Scientists



GALOIS
Evariste Galois (1811 – 1832) was a French mathematician born in BourglaReine. While still in his teens, he was able to determine a necessary and sufficient condition for a polynomial to be solvable by radicals,
thereby solving a longstanding problem. His work laid the foundations for Galois theory and group theory, two major branches of abstract algebra, and the subfield of Galois connections. He was the first to use the word
"group" as a technical term in mathematics to represent a group of permutations. A radical Republican during the monarchy of Louis Philippe in France, he died from wounds suffered in a duel under questionable circumstances
at the age of twenty.
Galois was born on 25 October 1811 to NicolasGabriel Galois and AdelaideMarie (born Demante). His father was a Republican and was head of BourglaReine's liberal party. He became mayor of the village after Louis XVIII
returned to the throne in 1814. His mother, the daughter of a jurist, was a fluent reader of Latin and classical literature and was responsible for her son's education for his first twelve years. At the age of 10, Galois
was offered a place at the college of Reims, but his mother preferred to keep him at home.
In October 1823, he entered the Lycee LouisleGrand, and despite some turmoil in the school at the beginning of the term (when about a hundred students were expelled), Galois managed to perform well for the first two
years, obtaining the first prize in Latin. He soon became bored with his studies and, at the age of 14, he began to take a serious interest in mathematics.
He found a copy of Adrien Marie Legendre's The Elements of Geometry, which it is said that he read "like a novel" and mastered at the first reading. At 15, he was reading the original papers of Joseph Louis Lagrange,
such as the landmark Reflexions sur la resolution algebrique des equations which likely motivated his later work on equation theory, and Lecons sur le calcul des fonctions, work intended for professional
mathematicians, yet his class work remained uninspired, and his teachers accused him of affecting ambition and originality in a negative way.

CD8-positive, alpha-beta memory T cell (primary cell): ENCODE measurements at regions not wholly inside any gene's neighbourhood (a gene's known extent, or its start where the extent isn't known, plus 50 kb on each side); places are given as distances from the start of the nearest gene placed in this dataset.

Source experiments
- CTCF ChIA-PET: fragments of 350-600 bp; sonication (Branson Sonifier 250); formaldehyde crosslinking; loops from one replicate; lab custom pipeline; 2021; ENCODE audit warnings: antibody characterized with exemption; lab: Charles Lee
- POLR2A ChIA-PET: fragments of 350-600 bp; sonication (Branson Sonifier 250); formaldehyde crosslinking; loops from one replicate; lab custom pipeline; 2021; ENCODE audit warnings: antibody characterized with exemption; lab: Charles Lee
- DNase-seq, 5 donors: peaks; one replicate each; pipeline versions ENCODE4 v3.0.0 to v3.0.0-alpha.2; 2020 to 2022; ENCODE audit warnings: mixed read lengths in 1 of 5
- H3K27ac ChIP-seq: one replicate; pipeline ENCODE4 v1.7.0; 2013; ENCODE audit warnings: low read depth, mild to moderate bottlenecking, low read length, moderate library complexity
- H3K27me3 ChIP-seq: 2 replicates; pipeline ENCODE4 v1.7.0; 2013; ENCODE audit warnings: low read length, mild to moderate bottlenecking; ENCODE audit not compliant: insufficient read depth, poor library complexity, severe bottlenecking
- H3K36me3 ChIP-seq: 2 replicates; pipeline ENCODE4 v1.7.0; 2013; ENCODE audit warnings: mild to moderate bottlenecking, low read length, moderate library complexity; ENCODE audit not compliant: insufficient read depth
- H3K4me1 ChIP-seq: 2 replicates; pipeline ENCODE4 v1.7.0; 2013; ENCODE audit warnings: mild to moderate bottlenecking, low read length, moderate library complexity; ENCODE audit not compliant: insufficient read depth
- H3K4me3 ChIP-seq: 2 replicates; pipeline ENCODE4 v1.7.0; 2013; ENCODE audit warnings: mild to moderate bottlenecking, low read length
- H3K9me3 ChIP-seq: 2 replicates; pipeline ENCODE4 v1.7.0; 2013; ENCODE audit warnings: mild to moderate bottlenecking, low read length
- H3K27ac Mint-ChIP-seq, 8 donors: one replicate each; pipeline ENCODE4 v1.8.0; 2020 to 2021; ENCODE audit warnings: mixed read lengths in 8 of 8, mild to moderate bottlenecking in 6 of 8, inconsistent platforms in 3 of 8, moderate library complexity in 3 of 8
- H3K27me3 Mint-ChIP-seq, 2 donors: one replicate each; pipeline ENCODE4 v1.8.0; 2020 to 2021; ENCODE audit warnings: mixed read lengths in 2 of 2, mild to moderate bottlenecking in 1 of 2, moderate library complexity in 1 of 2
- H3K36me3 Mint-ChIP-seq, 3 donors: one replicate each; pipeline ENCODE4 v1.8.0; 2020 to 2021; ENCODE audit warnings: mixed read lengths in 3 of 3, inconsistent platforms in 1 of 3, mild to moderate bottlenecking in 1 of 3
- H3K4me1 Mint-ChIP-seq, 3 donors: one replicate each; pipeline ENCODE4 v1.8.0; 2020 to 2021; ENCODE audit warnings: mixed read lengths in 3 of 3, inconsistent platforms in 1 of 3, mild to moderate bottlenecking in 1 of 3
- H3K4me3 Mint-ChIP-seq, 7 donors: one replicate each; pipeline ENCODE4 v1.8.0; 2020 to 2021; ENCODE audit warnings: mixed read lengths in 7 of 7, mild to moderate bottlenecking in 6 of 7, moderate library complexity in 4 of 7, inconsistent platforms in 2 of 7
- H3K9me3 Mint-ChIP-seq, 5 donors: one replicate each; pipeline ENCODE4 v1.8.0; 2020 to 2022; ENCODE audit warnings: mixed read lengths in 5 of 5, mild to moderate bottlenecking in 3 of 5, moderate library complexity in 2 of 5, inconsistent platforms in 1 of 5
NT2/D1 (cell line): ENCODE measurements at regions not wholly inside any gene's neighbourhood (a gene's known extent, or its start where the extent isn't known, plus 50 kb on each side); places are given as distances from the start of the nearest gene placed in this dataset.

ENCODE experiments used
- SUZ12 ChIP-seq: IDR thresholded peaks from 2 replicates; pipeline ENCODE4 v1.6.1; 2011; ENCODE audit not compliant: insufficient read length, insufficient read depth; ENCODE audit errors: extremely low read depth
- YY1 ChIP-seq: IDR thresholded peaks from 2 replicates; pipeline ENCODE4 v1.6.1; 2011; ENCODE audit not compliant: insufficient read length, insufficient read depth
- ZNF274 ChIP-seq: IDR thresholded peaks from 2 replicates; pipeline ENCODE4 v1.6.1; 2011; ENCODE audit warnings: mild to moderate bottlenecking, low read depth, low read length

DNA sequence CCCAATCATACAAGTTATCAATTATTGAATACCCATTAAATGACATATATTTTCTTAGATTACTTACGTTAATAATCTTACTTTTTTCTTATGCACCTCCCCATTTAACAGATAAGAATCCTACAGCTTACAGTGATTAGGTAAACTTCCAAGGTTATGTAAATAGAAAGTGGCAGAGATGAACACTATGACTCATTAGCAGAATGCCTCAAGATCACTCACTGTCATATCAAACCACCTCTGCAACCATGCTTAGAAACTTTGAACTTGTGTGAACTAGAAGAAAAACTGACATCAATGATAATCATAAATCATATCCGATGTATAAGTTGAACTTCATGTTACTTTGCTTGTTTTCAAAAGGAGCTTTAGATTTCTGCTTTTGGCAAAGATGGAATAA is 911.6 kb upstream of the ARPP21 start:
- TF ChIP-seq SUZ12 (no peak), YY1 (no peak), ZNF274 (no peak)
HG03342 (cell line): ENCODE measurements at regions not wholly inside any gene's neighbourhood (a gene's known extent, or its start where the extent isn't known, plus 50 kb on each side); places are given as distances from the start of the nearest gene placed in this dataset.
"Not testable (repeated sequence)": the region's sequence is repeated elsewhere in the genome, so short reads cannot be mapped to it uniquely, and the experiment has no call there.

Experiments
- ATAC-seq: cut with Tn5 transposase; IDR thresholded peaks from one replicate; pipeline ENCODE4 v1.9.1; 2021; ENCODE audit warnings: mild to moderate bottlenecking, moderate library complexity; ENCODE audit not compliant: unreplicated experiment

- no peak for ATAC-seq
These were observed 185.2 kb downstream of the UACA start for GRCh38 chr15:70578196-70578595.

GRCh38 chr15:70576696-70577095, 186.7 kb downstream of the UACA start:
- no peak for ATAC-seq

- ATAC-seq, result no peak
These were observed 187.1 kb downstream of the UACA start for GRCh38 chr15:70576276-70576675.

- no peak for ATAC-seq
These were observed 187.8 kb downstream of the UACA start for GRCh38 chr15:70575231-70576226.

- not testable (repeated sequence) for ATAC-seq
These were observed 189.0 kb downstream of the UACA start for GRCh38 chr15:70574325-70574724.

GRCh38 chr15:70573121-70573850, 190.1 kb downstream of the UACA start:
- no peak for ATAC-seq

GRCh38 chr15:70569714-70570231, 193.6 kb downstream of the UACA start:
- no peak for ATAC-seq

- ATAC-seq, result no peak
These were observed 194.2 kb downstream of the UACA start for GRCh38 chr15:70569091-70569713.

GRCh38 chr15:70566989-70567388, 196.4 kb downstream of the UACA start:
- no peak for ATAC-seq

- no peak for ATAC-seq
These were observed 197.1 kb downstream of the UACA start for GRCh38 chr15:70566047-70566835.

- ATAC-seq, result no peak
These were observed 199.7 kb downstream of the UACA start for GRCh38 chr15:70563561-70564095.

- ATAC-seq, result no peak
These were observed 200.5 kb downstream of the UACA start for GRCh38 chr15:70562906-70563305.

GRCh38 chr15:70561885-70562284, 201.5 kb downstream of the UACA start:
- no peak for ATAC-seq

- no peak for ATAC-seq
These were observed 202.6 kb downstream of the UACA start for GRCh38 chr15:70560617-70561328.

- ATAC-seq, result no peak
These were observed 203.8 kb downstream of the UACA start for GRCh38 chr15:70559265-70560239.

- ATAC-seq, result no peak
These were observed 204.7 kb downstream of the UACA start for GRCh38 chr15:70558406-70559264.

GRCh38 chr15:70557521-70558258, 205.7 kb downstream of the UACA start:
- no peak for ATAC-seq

In 1828, he attempted the entrance examination for the Polytechnic School, the most prestigious institution for mathematics in France at the time, without the usual preparation in mathematics, and failed for lack
of explanations on the oral examination. In that same year, he entered the Normal School, a far inferior institution for mathematical studies at that time, where he found some professors sympathetic to him.
In the following year Galois's first paper, on continued fractions, was published. It was at around the same time that he began making fundamental discoveries in the theory of polynomial equations. He submitted two papers
on this topic to the Academy of Sciences. Augustin Louis Cauchy refereed these papers, but refused to accept them for publication for reasons that still remain unclear. However, in spite of many claims to the contrary, it
is widely held that Cauchy recognized the importance of Galois' work, and that he merely suggested combining the two papers into one in order to enter it in the competition for the Academy's Grand Prize in Mathematics.
Cauchy, an eminent mathematician of the time, considered Galois' work to be a likely winner.
On 28 July 1829 Galois's father committed suicide after a bitter political dispute with the village priest. A couple of days later, Galois made his second and last attempt to enter the Polytechnic School, and failed
yet again. It is undisputed that Galois was more than qualified; however, accounts differ on why he failed. The legend holds that he thought the exercise proposed to him by the examiner to be of no interest, and, in
exasperation, threw the rag used to clean the blackboard at the examiner's head. More plausible accounts state that Galois made too many logical leaps and baffled the incompetent examiner, which enraged Galois. The recent
death of his father may have also influenced his behavior.
Having been denied admission to the Polytechnic School, Galois took the Baccalaureate examinations in order to enter the Normal School. He passed, receiving his degree on 29 December 1829. His examiner in
mathematics reported, "This pupil is sometimes obscure in expressing his ideas, but he is intelligent and shows a remarkable spirit of research".
He submitted his memoir on equation theory several times, but it was never published in his lifetime due to various events. As noted before, his first attempt was refused by Cauchy, but in February 1830 following Cauchy's
suggestion he submitted it to the Academy's secretary Fourier, to be considered for the Grand Prix of the Academy. Unfortunately, Fourier died soon after, and the memoir was lost. The prize would be awarded that year to
Abel posthumously and also to Jacobi. Despite the lost memoir, Galois published three papers that year, one of which laid the foundations for Galois theory. The second one was about the numerical resolution of equations